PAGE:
The Digital Workbook is the longest and most exhaustive set of questions (and it's important to note that only the Career Planner/Changer Program and Career Explorer Program use it). There are shorter questionnaires for LinkedIn and executive bio development. I also create custom questions from time to time, depending on the project. 

As mentioned, additional questions always emerge along the way. Questions and their eventual answers are really the backbone of the entire process. 

How do your two programs differ from each other?

The first major difference is how they begin. The Career Explorer Program begins with three Discovery Coaching calls. Intended for people who don't know what they want to do, or don't know what job titles might be interesting, the Discovery Coaching can adapt "in the moment" to the content of each coaching. I draw on experience and/or a variety of tools to begin putting order around what might feel amorphous to a client if left on their own. 

The middle option of your services (Career Planner/Changer Program) is like doing a remodel, but the kind of remodel in which you go down to the studs.

The first option (Rapid-fire Résumé Package) is like remodeling a few rooms, maybe just a bathroom or two.

The last (Career Explorer Program) is like building the house from scratch!
— Chief Marketing Officer, National Asset Management Firm

After those three Discovery Coachings, the client usually has a solid idea of 1-3 roles that might represent possible next career steps, so we move into the Job Description Analysis ("the JDA") and interpretation phase. 

This is where the programs fall into step with each other, as the Career Planner/Changer Program begins with the assumption that the subject has already identified 1-3 job titles and/or career trajectories to explore.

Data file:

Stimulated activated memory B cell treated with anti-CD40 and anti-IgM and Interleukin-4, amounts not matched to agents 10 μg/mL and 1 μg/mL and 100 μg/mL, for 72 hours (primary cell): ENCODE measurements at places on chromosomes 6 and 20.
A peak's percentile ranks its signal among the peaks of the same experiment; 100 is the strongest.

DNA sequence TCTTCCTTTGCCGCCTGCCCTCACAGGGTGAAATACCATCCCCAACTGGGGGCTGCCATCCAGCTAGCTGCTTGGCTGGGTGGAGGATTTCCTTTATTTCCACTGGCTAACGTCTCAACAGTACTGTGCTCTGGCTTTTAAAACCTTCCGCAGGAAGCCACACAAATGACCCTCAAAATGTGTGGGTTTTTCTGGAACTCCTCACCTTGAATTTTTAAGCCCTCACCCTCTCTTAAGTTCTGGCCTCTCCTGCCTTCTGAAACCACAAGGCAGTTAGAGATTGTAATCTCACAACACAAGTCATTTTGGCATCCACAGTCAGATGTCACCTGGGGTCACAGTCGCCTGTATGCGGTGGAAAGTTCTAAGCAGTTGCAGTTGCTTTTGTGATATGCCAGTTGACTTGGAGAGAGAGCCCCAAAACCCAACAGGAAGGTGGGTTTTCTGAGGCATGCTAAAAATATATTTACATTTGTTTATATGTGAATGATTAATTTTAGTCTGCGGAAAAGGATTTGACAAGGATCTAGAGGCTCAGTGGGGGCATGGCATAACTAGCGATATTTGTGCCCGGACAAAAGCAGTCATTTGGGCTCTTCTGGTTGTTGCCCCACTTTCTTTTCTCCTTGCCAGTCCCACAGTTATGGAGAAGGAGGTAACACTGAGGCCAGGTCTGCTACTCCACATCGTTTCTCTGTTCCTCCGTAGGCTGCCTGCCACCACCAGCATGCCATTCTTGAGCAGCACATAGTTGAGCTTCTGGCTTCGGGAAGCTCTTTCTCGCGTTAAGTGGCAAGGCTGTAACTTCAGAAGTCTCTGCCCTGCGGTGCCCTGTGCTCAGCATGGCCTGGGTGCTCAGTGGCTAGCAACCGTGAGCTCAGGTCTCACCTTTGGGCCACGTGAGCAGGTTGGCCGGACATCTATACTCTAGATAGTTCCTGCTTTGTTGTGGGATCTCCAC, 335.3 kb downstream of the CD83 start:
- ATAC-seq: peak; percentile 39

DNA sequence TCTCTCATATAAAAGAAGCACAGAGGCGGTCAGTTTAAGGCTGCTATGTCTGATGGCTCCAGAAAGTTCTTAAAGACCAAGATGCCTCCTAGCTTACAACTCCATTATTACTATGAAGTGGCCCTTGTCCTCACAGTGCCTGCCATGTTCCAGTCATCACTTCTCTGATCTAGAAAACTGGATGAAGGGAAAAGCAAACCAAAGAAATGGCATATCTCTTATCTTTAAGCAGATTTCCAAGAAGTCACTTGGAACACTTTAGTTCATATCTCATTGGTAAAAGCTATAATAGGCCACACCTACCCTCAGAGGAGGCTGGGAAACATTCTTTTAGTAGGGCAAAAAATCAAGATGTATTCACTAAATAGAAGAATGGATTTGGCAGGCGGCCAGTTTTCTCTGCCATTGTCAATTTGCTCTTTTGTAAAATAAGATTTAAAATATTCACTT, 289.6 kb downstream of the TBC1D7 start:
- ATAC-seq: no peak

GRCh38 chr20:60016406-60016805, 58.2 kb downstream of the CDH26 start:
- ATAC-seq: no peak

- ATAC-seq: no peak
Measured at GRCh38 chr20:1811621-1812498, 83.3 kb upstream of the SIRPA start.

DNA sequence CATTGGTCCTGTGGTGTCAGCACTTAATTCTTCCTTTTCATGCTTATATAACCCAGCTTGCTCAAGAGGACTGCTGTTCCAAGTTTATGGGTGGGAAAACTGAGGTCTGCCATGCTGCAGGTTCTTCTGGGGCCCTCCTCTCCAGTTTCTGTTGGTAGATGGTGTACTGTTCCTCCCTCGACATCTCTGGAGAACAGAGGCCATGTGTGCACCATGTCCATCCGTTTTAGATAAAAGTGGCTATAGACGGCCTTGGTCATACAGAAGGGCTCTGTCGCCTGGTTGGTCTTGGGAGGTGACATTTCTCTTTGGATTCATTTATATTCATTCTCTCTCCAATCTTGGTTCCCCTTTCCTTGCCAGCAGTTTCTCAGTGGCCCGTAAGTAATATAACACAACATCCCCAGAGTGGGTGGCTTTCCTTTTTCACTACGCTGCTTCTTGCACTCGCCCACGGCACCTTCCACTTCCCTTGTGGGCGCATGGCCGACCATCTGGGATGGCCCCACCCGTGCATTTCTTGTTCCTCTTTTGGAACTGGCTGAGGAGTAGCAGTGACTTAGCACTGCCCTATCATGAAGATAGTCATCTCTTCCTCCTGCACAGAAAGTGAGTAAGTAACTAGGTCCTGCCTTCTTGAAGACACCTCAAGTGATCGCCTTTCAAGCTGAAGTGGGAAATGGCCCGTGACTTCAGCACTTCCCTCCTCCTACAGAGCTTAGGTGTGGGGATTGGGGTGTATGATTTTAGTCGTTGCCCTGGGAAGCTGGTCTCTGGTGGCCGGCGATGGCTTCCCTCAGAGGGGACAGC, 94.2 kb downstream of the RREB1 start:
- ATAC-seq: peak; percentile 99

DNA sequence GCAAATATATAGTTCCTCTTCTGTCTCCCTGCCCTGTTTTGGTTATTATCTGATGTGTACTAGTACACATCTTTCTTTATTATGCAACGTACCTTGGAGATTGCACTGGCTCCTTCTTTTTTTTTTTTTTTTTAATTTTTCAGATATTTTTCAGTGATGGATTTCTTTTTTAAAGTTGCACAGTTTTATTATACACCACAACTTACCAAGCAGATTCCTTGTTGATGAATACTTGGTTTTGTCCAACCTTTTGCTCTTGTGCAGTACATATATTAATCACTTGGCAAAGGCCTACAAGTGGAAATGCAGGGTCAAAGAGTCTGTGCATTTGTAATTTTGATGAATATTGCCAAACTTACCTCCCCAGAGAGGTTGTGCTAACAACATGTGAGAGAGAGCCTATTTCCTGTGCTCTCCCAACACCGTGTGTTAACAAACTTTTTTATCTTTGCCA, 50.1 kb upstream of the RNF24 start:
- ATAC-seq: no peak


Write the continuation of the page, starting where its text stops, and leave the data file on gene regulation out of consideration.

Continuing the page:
Indeed, the JDA phase is where the Career Planner/Changer Program begins, and then the two programs are quite similar from there forward.

The next major difference is program length. The Career Explorer Program generally takes 2.5 to 4 months, with the three early Discovery Coachings, the JDA and its interpretation session, and seven live work sessions with iterative story development in between. The Career Planner/Changer Program generally takes 2-3 months, beginning immediately with the JDA and its interpretation session, and then traveling through five live work sessions for story development. 

Why don't you offer quick turnarounds?

Oh boy. I used to, and the stress was too much. Being on the hook to start a résumé Thursday night and deliver it by Monday night means I have to turn off the questions. Unfortunately, even a 30-minute conversation can whet the appetite of someone who originally thought they just wanted a quick turnaround, and suddenly we're trying to cram months of work into a weekend.

I know we’re not done yet, but you’ve really challenged me these past seven weeks. Not only on the things that obviously needed attention, but also on recognizing strengths that I’ve either discounted or not fully appreciated.
— Sales Operations Strategy Director, San Francisco, CA

The answer is simply, no.

It's not how I think. It's not how I work. And while "people who are actively looking for a job" often find that they also "want to go deep," they just don't have the time, unfortunately. 

So how would you summarize your work?

My specialization is in taking a long view on the development of career intentions; working with a client to create a strategy, and then guiding them through story discovery and content development. 

Is there an alternative for someone who doesn't have the time or resources, but still wants some time with you?

Yes. I offer up to one "no frills, no questions" co-writing package, where I guide a client in writing their own résumé, and do some of the writing myself. I can do only one of those at a time, so availability is severely limited. 

I also offer "Pay as you Go" options, but I don't write or edit during those sessions. I simply share high-level résumé writing strategies, give as many observations and tips as possible, and then leave it to the recipient to make the changes in their own document. To do otherwise results in a multi-hour affair that neither of us intended.